DETAIL #9:  I take this as a return to my before-Bill status as the department’s most expendable member.

DETAIL #10:  Brenda seems relieved at my departure.  When I stop to bid the girls farewell (Brenda has taken an apartment in Eagle Lake), the girls cling to me briefly, then bounce off to dress for their afternoon at the zoo.  Time away will “give you some distance,” Brenda remarks, then adds, “You’ve been distant for years.”  I refuse to dignify this with a reply.

Here’s two more DETAILS from the DEAD. These wake me up at night—if I’m asleep.  Which isn’t often.  Because I’m on to something.  ON TO SOMETHINGBIG.

DETAIL #11:  April Fool’s was on a Friday and we celebrated at The Mighty Hog, a hole-in-the-wall bar Bill discovered his first semester on campus—now the department hangout.  We physics professors know a lot about the Big Bang and subatomic particles no one has ever laid eyes on, but not much about each other.  But, under Bill’s tutelage, we became a community.  Everyone was in a jovial mood that afternoon, and Huey Linn, with his awkward sense of timing and a few too many drinks, clanked on his glass with a spoon and said, “I think we should hear from our own Willie Bob.”

Bill rose from the ranks with great aplomb and gave one of the most inspiring off-the-cuff speeches any of us had ever heard.  He talked about how he was “a mere post-doc from U VA” when hired, a “Willie Bob who had somehow gamed the system.”  Even with an advanced degree from MIT, his life had been on hold until he “found” our Department of Physics, Mathematics, and Astronomy and began his “calling” as physics professor and Institute member.  “We all have an opportunity to make new discoveries in the quantum realm,” Bill said, “—a realm fraught with entanglements as mysterious as life itself.”  He paused the precise number of seconds for dramatic effect and then added, “In the world of Quantum Information Science, we are all Willie Bobs.”  His remarks brought chants of “Wil-LIE!  Wil-LIE!” from even the most dour department member.

The moment was transformative—like a political rally.  Or the laying on of hands.

Huey Linn might be the Department Chair, but Bill was our leader.

DETAIL #12:  The following Monday, Huey Linn and I were in the bamboo grove staring down at Bill’s dead body.

DETAILS always add up.  This time they add up to Bill’s dead body.  When the details add up and they’re all connected, you’re DEAD.

I’ve amassed quite a number of notebooks trying to connect details.  I must have forty or fifty notebooks.  The Motel Manager keeps asking me to move them so they can clean.


But, I’m trying to work smarter not harder, like Bill said.  For example, Phase I covers Bill’s time as a Post Doc at U VA.  I’ll give you some Phase I Highlights, I call them.  I started a list.  The list turned into LEADS.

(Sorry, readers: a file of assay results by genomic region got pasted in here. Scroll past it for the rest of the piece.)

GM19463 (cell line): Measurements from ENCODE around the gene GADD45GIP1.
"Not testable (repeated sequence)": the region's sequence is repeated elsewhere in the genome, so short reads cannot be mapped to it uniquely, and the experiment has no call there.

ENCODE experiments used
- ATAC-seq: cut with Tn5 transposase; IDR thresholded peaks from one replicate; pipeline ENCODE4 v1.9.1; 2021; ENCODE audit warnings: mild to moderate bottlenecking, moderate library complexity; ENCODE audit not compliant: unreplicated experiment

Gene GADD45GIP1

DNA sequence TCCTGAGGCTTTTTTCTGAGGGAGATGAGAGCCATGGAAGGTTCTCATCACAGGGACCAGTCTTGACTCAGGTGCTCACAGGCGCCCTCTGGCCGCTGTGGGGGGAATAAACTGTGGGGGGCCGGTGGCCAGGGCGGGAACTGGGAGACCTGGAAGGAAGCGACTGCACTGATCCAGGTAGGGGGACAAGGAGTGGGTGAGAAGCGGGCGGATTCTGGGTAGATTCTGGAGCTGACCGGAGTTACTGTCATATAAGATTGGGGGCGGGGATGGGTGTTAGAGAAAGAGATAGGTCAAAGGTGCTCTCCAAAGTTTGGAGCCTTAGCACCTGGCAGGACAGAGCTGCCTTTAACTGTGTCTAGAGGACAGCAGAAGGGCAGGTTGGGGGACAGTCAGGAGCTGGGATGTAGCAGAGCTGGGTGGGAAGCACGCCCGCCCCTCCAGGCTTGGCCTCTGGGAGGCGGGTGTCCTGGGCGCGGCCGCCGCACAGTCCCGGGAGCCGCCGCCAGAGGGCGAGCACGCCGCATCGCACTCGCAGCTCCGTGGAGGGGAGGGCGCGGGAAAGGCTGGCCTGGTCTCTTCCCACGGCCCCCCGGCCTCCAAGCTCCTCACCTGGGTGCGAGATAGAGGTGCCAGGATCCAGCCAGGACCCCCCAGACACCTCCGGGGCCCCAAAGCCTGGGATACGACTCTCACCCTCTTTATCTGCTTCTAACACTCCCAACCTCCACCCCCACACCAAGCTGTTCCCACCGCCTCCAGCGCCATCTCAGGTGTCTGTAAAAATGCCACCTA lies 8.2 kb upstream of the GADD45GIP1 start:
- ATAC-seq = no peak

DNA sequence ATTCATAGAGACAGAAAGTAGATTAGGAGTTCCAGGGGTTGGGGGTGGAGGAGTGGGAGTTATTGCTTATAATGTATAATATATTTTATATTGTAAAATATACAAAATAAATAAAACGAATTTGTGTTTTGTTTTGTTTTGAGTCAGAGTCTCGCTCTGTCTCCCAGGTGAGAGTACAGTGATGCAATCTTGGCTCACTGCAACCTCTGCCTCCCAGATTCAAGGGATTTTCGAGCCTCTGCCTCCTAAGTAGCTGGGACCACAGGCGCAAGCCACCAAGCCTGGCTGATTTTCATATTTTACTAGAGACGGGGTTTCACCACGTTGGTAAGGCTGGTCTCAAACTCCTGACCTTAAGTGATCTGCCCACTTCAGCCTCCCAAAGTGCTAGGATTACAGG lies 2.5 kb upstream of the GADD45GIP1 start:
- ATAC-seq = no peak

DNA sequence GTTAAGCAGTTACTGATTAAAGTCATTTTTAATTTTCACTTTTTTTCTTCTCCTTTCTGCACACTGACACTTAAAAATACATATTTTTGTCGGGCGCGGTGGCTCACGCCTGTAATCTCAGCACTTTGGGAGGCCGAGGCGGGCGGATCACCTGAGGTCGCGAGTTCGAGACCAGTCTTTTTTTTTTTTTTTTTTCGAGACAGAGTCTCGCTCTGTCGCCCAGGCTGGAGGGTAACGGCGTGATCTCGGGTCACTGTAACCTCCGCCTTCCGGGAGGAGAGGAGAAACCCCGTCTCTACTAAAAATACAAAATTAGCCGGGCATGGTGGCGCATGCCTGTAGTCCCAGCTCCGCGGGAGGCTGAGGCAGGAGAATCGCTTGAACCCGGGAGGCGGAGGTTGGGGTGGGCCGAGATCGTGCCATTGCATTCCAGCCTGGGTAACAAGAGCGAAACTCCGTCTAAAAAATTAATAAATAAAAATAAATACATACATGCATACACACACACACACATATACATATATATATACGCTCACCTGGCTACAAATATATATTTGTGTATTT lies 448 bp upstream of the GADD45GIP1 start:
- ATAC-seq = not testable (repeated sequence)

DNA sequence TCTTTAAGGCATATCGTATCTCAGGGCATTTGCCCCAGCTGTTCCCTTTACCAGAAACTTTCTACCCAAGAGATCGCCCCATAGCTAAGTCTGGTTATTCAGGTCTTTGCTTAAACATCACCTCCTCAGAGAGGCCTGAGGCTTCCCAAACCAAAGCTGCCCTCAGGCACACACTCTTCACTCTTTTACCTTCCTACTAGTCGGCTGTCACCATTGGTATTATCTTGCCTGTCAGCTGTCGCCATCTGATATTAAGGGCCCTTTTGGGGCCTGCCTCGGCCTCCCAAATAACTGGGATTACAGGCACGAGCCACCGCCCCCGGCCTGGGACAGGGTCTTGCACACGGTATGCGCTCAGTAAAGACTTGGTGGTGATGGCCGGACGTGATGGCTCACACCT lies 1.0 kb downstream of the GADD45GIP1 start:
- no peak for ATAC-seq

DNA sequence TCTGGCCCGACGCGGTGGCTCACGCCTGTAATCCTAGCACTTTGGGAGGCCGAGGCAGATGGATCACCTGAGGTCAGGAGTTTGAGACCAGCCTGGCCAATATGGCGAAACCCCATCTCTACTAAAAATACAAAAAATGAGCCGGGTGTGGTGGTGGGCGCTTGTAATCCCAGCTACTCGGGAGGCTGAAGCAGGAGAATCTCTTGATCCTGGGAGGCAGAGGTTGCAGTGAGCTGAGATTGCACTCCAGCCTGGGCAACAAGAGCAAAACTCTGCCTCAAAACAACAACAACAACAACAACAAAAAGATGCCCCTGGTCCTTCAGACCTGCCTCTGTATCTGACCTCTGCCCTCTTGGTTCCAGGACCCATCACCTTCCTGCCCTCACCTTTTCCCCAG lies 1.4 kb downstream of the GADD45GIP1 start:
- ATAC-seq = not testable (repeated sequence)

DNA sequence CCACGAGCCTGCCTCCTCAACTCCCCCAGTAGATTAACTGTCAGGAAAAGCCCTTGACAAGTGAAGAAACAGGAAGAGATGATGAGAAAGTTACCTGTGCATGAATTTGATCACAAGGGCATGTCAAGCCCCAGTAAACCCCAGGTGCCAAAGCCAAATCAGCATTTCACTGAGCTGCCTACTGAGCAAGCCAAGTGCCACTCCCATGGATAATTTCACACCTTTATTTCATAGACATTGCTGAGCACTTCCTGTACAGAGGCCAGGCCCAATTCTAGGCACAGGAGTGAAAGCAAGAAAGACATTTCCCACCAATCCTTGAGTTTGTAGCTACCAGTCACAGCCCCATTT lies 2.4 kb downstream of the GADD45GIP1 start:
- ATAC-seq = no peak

Phase I:  (U VA)

  1. None of the physics professors at U VA remember Bill as the charismatic, generous, brilliant, visionary I knew. They remark on his intellect, though, and his genius in quantum computing.
  2. No new information is garnered from the Vice Provost’s Office for Faculty Affairs, the College of Arts and Sciences, or the Physics Department aside from the fact that Bill had been a post doc there.
  3. I already know what none of them does. About the Secret Society, I mean.  It’s all documented in Phase I.
  4. LEAD #1: A Physics Professor there picked Bill up once when Bill’s car was in the shop.  Bill was house sitting a mansion at the edge of town at the time.  I check it out.  The house is listed for sale now:  $3.4 M.  The housekeeper, a woman in her late thirties, answers the door.  When I show her Bill’s photograph on my phone, I see a flicker of recognition.  She denies knowing him—a little too quickly, I think—and shuts the door.
  5. LEAD #2: There’s a crowded bar near the U VA campus much like The Mighty Hog near ours, and it’s a Friday night.  I chat and order, order and chat hoping to jog some professor or bartender’s memory.  I am paying up when the call comes—robotic and garbled—but I know it’s not a recording. Get a pen The Voice says.  Gives directions. Wear a ball cap.  I’m certain The Voice is an answer to my Written Request—the letter I placed at the base of Jefferson’s statue in the Rotunda.  I’ve done my homework and know that’s the only way to contact U VA’s secret society.  At midnight, The Voice materializes behind me on the Rotunda rooftop, a kind of terrace for fancy affairs.  Do not turn around the Voice says and explains that the Society voted Bill in because he wished to atone, he wished to do good.  The Voice says I should remember Bill as I knew him.  A prodigy?  I say.  That’s all you need to know, The Voice says.  I count to twenty as The Voice demands and run to the railing, but see no sign of movement beneath the stand of trees stretching before me in the dark.  Still, a real breakthrough.